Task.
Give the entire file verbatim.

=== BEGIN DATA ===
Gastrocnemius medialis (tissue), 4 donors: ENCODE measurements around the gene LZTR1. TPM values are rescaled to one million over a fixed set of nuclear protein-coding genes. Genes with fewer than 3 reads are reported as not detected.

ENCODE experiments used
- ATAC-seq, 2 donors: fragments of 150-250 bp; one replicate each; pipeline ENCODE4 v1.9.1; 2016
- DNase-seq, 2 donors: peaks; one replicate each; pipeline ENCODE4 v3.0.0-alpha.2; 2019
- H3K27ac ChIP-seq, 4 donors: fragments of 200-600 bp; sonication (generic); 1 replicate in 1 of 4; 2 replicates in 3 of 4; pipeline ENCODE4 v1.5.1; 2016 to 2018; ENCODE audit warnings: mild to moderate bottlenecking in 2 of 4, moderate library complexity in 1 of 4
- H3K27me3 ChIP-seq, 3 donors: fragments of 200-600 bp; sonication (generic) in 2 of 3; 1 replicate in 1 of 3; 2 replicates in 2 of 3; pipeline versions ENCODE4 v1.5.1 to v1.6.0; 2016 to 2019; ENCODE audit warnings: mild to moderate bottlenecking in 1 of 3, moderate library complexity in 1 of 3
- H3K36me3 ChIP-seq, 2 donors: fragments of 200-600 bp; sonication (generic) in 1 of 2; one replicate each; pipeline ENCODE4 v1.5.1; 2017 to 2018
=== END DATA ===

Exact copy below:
Gastrocnemius medialis (tissue), 4 donors: ENCODE measurements around the gene LZTR1. TPM values are rescaled to one million over a fixed set of nuclear protein-coding genes. Genes with fewer than 3 reads are reported as not detected.

ENCODE experiments used
- ATAC-seq, 2 donors: fragments of 150-250 bp; one replicate each; pipeline ENCODE4 v1.9.1; 2016
- DNase-seq, 2 donors: peaks; one replicate each; pipeline ENCODE4 v3.0.0-alpha.2; 2019
- H3K27ac ChIP-seq, 4 donors: fragments of 200-600 bp; sonication (generic); 1 replicate in 1 of 4; 2 replicates in 3 of 4; pipeline ENCODE4 v1.5.1; 2016 to 2018; ENCODE audit warnings: mild to moderate bottlenecking in 2 of 4, moderate library complexity in 1 of 4
- H3K27me3 ChIP-seq, 3 donors: fragments of 200-600 bp; sonication (generic) in 2 of 3; 1 replicate in 1 of 3; 2 replicates in 2 of 3; pipeline versions ENCODE4 v1.5.1 to v1.6.0; 2016 to 2019; ENCODE audit warnings: mild to moderate bottlenecking in 1 of 3, moderate library complexity in 1 of 3
- H3K36me3 ChIP-seq, 2 donors: fragments of 200-600 bp; sonication (generic) in 1 of 2; one replicate each; pipeline ENCODE4 v1.5.1; 2017 to 2018